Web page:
News consumers hear about the titans of podcasting regularly these days: Spotify, iHeartMedia, Amazon Music. But there is one name that’s curiously absent: Liberty Media.
The company recently got some coverage after Taylor Swift fans rose up against Ticketmaster’s monopolistic pricing. The live event company increased its market share after being bought by Live Nation, a Liberty subsidiary. Forbes (1/21/22) also named Liberty the “most valuable sports empire” from its profits off its Formula One and Atlanta Braves subsidiaries.
More often ignored, Liberty Media also owns satellite radio SiriusXM, internet radio Pandora and podcast platform and network Stitcher, which it claims amount to the “largest ad-supported audio entertainment streaming service in the U.S.,” with over 100 million listeners.
In 2021, it rolled the advertising wings for all three of those companies into SXM Media, now one of the largest ad sellers in podcasting. These forces combined make it the only real direct competitor to Spotify for a vertically integrated podcast empire (FAIR.org, 4/21/21).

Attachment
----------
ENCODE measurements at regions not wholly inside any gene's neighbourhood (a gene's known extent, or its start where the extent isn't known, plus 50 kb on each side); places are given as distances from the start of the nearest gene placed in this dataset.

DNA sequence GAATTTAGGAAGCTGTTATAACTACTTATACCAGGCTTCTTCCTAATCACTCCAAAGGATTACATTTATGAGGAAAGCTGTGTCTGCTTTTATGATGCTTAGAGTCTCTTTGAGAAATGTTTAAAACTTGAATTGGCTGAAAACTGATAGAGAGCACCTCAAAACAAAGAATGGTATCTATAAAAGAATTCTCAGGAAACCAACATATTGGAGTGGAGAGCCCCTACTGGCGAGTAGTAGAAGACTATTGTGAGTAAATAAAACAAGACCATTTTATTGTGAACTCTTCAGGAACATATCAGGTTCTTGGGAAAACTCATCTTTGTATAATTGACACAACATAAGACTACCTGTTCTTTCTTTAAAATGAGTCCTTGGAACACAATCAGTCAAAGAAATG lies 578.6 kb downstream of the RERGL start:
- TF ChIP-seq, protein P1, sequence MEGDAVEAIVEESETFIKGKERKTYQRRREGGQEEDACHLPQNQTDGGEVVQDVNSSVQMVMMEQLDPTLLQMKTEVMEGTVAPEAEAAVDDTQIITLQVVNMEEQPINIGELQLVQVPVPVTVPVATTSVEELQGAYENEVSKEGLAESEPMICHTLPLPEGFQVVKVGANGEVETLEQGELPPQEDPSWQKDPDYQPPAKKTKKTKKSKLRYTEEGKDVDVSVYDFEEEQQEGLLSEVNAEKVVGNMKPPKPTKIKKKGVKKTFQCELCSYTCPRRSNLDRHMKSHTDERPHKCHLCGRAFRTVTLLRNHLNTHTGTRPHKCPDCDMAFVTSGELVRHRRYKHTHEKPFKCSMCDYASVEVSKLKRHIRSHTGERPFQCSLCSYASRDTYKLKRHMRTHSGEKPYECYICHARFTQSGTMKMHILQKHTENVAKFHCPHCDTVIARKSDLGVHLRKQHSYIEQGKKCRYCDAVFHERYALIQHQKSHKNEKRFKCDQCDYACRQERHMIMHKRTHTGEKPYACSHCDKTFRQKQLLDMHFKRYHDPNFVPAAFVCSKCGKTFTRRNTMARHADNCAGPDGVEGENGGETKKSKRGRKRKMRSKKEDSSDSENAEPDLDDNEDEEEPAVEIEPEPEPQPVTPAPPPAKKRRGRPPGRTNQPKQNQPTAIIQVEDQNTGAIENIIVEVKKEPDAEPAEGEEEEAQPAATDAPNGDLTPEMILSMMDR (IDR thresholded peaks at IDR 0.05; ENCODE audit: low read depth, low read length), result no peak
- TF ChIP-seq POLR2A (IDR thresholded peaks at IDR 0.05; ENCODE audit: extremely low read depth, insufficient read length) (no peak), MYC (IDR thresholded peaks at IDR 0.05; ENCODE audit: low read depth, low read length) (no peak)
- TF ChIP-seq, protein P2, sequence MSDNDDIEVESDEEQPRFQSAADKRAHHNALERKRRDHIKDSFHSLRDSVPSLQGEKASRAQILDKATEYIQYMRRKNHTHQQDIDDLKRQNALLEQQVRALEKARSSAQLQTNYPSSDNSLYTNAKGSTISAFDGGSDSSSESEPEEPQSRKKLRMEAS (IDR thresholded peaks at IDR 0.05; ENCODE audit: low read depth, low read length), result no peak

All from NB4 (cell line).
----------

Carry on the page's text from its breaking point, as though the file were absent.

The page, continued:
A hidden conglomerate
An avalanche of consolidation over the past few years has made the podcast industry difficult to report on. It’s tedious for readers to shift through chains of corporate subsidiaries, so journalists seem to simply ignore them.
The media press do cover Sirius, but consistently fail to highlight its corporate parent or its own subsidiaries. The satellite radio giant itself owns Pandora and Stitcher, which includes the Midroll ad business, which was rolled into SXM, and the Earwolf podcast network (and oh what a simplification that is). But of much greater consequence is the media’s consistent failure to highlight that all of these companies are owned by Liberty Media.